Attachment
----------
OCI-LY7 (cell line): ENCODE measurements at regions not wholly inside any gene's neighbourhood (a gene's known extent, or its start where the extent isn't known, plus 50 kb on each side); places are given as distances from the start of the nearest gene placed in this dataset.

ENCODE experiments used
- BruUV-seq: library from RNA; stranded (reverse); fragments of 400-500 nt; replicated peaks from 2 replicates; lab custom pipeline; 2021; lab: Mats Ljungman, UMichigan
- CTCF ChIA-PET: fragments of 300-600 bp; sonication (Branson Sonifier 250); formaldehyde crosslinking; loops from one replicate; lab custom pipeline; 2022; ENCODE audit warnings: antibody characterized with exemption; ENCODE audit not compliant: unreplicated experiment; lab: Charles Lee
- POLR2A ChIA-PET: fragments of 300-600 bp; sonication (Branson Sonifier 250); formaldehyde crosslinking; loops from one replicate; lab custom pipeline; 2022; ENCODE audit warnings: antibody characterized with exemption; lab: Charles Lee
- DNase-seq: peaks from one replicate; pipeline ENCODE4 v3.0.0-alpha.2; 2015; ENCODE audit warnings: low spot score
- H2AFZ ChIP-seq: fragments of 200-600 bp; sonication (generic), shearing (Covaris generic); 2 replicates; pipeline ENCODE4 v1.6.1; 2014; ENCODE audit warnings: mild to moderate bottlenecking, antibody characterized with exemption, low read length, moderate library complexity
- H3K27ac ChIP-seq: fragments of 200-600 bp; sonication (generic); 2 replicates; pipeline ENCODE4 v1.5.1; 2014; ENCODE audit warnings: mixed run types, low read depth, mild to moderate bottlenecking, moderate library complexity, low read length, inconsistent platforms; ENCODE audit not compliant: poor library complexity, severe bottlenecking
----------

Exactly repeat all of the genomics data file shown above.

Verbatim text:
OCI-LY7 (cell line): ENCODE measurements at regions not wholly inside any gene's neighbourhood (a gene's known extent, or its start where the extent isn't known, plus 50 kb on each side); places are given as distances from the start of the nearest gene placed in this dataset.

ENCODE experiments used
- BruUV-seq: library from RNA; stranded (reverse); fragments of 400-500 nt; replicated peaks from 2 replicates; lab custom pipeline; 2021; lab: Mats Ljungman, UMichigan
- CTCF ChIA-PET: fragments of 300-600 bp; sonication (Branson Sonifier 250); formaldehyde crosslinking; loops from one replicate; lab custom pipeline; 2022; ENCODE audit warnings: antibody characterized with exemption; ENCODE audit not compliant: unreplicated experiment; lab: Charles Lee
- POLR2A ChIA-PET: fragments of 300-600 bp; sonication (Branson Sonifier 250); formaldehyde crosslinking; loops from one replicate; lab custom pipeline; 2022; ENCODE audit warnings: antibody characterized with exemption; lab: Charles Lee
- DNase-seq: peaks from one replicate; pipeline ENCODE4 v3.0.0-alpha.2; 2015; ENCODE audit warnings: low spot score
- H2AFZ ChIP-seq: fragments of 200-600 bp; sonication (generic), shearing (Covaris generic); 2 replicates; pipeline ENCODE4 v1.6.1; 2014; ENCODE audit warnings: mild to moderate bottlenecking, antibody characterized with exemption, low read length, moderate library complexity
- H3K27ac ChIP-seq: fragments of 200-600 bp; sonication (generic); 2 replicates; pipeline ENCODE4 v1.5.1; 2014; ENCODE audit warnings: mixed run types, low read depth, mild to moderate bottlenecking, moderate library complexity, low read length, inconsistent platforms; ENCODE audit not compliant: poor library complexity, severe bottlenecking